It’s Not “Honey Wine” or “Honey Beer”… So, What’s Mead?

Mead, Wine, Beer, SpiritsMead, wine, and beer aficionados commonly debate the origins of the beverages and which one is technically the oldest fermented beverage. All three beverages are based on the same principles: that yeast, when given access to a sugar source, will ferment the water or juice to create an alcoholic beverage. Each drink has thousands of years of history, so why isn’t mead a household name?

Why mead fell out of the public eye
It’s thought that a combination of factors resulted in the decline of mead, including the rising price of honey and falling price of sugar, French specialization in fine wines, and the acceptance of hopped beers between the thirteenth and fifteenth century. As Ken Schramm (a mead expert and author of The Compleat Meadmaker) writes, the Scots also perfected whisky-making around this time period, making mead one of the lesser-known beverages in Western countries by the time the 1700s came around. (For various reasons, including availability and traditions, other countries still drink mead or mead-like beverages more commonly than North America and western European countries have until the last decade or two.)

Mead is coming back
The resurgence of mead began in earnest in 1986, when Pamela Spence founded the American Mead Association. By 2003, 70 meaderies existed in the US alone, and at this time, over 200 meaderies are listed on the American Mead Makers Association website in the US alone, with over 40 meaderies internationally, including us at Sunset Heights Meadery.

The problem with exact definitions
With this resurgence in popularity, mead makers are hotly contesting the exact definitions of different types of mead, coming up with a vocabulary to describe their products, and establishing a new public image for this craft beverage. Similar to the revival of wine in the 1960s and 1970s, mead is catching attention from drinkers across the continent, and mead makers have to agree on what makes a show mead, whether certain categories of mead include specific fruits, or even what exactly a category of mead should be called (see capsicum, capsicumel, or capsimel mead, all names for hot pepper meads).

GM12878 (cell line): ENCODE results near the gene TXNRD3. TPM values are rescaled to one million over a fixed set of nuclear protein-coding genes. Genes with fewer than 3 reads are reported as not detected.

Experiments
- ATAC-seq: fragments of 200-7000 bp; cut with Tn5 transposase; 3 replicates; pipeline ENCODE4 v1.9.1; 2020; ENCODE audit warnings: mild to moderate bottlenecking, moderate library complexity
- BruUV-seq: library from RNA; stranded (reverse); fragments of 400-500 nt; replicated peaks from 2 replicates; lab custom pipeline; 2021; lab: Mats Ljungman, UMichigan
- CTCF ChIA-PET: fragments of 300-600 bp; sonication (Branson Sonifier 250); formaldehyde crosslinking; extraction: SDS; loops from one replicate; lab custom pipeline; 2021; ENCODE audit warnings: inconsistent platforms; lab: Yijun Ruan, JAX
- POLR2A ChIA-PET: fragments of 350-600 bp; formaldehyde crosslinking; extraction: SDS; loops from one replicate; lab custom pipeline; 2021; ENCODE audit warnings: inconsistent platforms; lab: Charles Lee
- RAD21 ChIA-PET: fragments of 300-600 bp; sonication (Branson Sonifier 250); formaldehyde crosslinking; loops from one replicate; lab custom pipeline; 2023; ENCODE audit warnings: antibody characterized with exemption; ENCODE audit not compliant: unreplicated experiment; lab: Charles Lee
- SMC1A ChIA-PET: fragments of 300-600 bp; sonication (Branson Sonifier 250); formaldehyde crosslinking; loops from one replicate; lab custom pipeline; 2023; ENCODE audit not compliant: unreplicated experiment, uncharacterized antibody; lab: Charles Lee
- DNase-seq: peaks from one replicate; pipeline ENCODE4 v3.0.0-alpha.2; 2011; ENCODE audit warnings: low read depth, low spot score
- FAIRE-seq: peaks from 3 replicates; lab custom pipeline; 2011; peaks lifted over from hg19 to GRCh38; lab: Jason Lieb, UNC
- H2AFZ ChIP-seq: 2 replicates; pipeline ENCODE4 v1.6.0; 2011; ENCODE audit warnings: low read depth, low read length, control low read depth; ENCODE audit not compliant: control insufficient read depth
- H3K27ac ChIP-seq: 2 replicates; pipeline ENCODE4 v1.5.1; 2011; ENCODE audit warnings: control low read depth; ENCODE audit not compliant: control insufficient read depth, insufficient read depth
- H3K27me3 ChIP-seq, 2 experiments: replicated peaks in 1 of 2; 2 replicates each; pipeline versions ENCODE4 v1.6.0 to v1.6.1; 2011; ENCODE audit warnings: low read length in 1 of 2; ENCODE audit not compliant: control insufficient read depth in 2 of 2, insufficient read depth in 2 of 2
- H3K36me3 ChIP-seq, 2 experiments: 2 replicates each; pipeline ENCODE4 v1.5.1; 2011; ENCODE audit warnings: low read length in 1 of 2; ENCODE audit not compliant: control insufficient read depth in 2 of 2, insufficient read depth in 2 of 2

Not wine or beer, but something else?
So, what makes a mead a mead? The agreed-upon definition at this time is that mead is a fermented beverage made with honey, much like wine is made from grapes, cider from apples, beer from grains, sake from rice, etc. This makes mead similar to wine or beer at times, such as when you drink a pyment mead made with grapes or grape juice or a braggot made with hops, but mead is still its own type of beverage – after all, beer isn’t a grain wine, nor is wine a grape beer!

What’s the AMMA definition?
The American Mead Makers Association has some of the leading experts on mead, and they define mead this way:

“Mead is an alcoholic beverage that is produced by fermenting a solution of honey and water. To be classified as Mead no less than 51% of the fermentable sugars must come from honey. Depending on local traditions and specific recipes, it may be flavored with spices, fruit, or hops. The alcoholic content of mead may range from about 8% to 18% ABV. It may be still, carbonated, or sparkling, and it may be dry, semi-sweet, or sweet.” (source: )

Pollen Angels: sparkling session meads
Those familiar with craft brew may already recognize these terms. Session beers are beers with low alcohol content, such as 3-5% ABV. Pollen Angels meads are based on the same principle– you can drink several flavours or glasses of mead without the intoxication you’d experience from drinking the equivalent amount of mead with a higher ABV, such as the 12% ABV you often find in traditional (also called sack) meads. The drink is also sparkling, making it a good accompaniment to a meal or dessert as well as a standalone drink.

Depending on your interest in the mead world, you can try a variety of meads from dry, hopped meads with high alcohol content to smooth, sweet meads with relatively low ABVs. Meads can contain spices, fruits, herbs, flowers, and even vegetables, and they can be fermented with different yeasts or for different time periods to create different flavours. Most importantly, all meads are made with honey as the fermentable sugar source, making them a unique type of beverage.